Assange is controversial not just because of his role as the Gutenberg of the Internet, making once secret and occult truths accessible to all. He is an eccentric, seemingly rootless, living a peripatetic, wandering sort of life. At least he lived such a life before his arrest in London and his confinement to the estate of an supporter on house arrest as he challenges extradition to Sweden to face trumped up charges of sexual assault with two groupies. He has placed himself at the center of storm, simultaneously alienating and attracting others who support transparency and the opening of secret government archives and files to the world.
If you’ve not had a chance yet to view Judith Ehrlich’s and Rick Goldsmith’s documentary on Daniel Ellsburg, do so. I found my copy on Amazon. It’s called The Most Dangerous Man in America: Daniel Ellsberg and the Pentagon Papers. The film was nominated for an Academy Award in 2010. What’s striking about the film is the government’s hatred of Ellsberg for leaking the secret history of our failed war in Vietnam to American newspapers. The government raided his psychiatrist’s office without a warrant to look for dirt to smear Ellsberg with; the burglars who performed that mission went on to get caught raiding Democratic Party offices at the Watergate, an event that led to the resignation of President Richard Nixon.
Assange is similarly hated. Politicians have called for stern and prompt action against him, some even going so far as to call for his assassination. I hope someone will someday be able to leak to the world the diplomatic efforts underway to get Assange out of England, and into our custody.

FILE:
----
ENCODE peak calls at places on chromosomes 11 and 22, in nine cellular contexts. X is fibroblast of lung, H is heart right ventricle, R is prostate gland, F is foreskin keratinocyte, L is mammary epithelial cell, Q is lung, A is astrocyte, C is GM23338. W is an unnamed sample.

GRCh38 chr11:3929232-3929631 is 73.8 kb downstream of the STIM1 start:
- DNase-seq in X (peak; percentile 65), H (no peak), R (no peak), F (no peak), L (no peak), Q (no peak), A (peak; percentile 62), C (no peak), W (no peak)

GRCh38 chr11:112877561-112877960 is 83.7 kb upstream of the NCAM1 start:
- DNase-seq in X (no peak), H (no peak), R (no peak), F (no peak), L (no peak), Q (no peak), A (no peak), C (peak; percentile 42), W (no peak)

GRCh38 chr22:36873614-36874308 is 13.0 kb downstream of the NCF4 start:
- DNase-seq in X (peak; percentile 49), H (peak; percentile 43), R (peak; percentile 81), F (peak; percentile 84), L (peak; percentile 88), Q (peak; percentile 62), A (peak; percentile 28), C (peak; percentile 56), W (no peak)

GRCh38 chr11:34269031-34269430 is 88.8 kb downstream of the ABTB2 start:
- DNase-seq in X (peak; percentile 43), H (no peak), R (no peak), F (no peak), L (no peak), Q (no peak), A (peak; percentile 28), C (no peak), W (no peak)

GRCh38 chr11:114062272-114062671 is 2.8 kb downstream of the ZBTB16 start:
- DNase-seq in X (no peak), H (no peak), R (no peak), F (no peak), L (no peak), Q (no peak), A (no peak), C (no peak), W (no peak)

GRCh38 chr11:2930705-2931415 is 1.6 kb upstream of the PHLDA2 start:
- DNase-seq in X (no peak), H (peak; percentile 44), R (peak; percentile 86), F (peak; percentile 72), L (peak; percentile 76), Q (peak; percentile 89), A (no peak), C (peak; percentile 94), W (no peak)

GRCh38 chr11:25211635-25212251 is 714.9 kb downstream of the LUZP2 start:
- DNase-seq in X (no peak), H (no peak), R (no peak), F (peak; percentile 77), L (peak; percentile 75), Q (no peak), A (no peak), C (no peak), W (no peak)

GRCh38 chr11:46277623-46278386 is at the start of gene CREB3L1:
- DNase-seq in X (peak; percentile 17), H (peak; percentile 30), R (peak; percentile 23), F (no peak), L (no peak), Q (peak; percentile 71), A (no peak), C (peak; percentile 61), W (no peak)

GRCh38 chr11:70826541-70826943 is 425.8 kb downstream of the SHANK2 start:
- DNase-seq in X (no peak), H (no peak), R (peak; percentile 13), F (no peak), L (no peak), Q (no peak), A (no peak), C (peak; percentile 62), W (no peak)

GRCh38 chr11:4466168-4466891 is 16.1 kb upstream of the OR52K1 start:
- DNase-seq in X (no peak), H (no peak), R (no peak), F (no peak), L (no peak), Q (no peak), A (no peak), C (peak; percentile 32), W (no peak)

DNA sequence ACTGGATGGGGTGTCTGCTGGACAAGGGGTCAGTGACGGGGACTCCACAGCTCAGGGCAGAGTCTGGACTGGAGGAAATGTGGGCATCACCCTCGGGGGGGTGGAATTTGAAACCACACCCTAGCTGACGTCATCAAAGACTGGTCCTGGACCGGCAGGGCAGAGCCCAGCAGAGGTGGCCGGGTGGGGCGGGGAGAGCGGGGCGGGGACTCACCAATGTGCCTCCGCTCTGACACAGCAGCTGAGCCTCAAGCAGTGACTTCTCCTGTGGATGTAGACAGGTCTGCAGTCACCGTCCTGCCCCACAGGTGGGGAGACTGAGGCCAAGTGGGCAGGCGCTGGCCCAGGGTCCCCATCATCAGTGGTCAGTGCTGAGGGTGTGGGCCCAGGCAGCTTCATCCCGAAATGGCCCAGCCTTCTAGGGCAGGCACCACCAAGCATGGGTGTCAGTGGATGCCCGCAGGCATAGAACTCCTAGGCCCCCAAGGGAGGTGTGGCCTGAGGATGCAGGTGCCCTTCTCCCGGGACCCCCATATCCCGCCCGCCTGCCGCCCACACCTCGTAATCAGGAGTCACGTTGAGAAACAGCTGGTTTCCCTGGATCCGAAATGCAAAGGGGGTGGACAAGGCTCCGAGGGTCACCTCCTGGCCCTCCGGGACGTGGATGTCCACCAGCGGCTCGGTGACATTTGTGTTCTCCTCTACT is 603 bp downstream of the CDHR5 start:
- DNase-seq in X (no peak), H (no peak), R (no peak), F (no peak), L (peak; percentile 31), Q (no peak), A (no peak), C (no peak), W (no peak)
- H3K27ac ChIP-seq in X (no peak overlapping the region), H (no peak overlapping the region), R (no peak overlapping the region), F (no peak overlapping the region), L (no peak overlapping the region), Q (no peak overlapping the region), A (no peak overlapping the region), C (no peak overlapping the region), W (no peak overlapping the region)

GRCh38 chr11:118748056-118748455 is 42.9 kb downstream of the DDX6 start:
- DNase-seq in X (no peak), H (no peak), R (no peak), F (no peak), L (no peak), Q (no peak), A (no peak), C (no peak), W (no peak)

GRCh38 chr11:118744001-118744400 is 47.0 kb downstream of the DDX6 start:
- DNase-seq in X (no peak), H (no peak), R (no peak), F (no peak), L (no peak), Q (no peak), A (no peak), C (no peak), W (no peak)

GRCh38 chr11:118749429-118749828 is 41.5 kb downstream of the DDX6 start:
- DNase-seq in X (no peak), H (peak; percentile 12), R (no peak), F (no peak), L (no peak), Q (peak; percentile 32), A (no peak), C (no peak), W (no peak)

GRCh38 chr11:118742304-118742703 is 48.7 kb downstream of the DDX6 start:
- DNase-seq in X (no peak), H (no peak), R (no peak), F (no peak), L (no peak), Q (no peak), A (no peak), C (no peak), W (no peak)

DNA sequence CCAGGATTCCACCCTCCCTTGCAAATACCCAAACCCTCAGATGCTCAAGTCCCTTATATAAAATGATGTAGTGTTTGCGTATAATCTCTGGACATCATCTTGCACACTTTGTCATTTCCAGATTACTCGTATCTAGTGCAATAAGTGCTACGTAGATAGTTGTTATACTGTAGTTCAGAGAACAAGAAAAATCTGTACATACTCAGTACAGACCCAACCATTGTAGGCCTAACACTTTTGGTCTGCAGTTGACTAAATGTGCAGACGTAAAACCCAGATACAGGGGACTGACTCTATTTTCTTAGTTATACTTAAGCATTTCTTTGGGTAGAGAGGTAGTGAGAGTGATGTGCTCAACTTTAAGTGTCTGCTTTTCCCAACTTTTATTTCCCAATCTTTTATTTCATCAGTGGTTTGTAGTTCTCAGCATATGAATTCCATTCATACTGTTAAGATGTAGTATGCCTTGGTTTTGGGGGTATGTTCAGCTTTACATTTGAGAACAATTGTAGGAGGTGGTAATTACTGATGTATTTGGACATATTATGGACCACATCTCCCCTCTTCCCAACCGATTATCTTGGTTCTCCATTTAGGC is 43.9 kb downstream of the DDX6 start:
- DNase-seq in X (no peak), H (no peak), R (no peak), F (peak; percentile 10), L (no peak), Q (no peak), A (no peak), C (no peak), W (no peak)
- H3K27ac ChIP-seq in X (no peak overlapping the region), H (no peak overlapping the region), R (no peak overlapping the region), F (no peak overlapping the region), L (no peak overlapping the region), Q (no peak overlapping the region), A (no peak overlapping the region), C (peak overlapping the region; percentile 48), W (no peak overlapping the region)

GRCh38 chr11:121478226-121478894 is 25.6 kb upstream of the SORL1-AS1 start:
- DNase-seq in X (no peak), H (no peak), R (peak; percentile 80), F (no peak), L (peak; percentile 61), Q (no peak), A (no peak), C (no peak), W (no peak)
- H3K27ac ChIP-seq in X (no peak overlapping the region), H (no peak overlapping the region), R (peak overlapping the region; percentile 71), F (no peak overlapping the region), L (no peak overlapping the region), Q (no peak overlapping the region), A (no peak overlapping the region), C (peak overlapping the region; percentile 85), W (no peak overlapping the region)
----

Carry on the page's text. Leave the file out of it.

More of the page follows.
The case against Ellsberg was ultimately dismissed as a result of government misconduct. That was an era in which the judiciary would from time to time hold the government accountable for violating the rights of ordinary people. TImes have changed. I expect that if Assange is brought to the United States to face trial, significant parts of the government’s efforts to bring him to trial will be kept from public view on “national security” grounds.
Assange and Wikileaks deserve a Nobel Peace Prize, not prosecution. It ought not to be a crime to disclose government lies and deception. Global communications by way of the Internet pose a challenge to traditional power structures as significant, perhaps more significant, than that posed by the emergence of the printing press.
The Assange trial will be wedded to efforts to bring the Internet under the control of government. Expect 2012 to a year of concerted attempts to make it harder to expose secrets. We the people just can’t be trusted to know what our government is doing.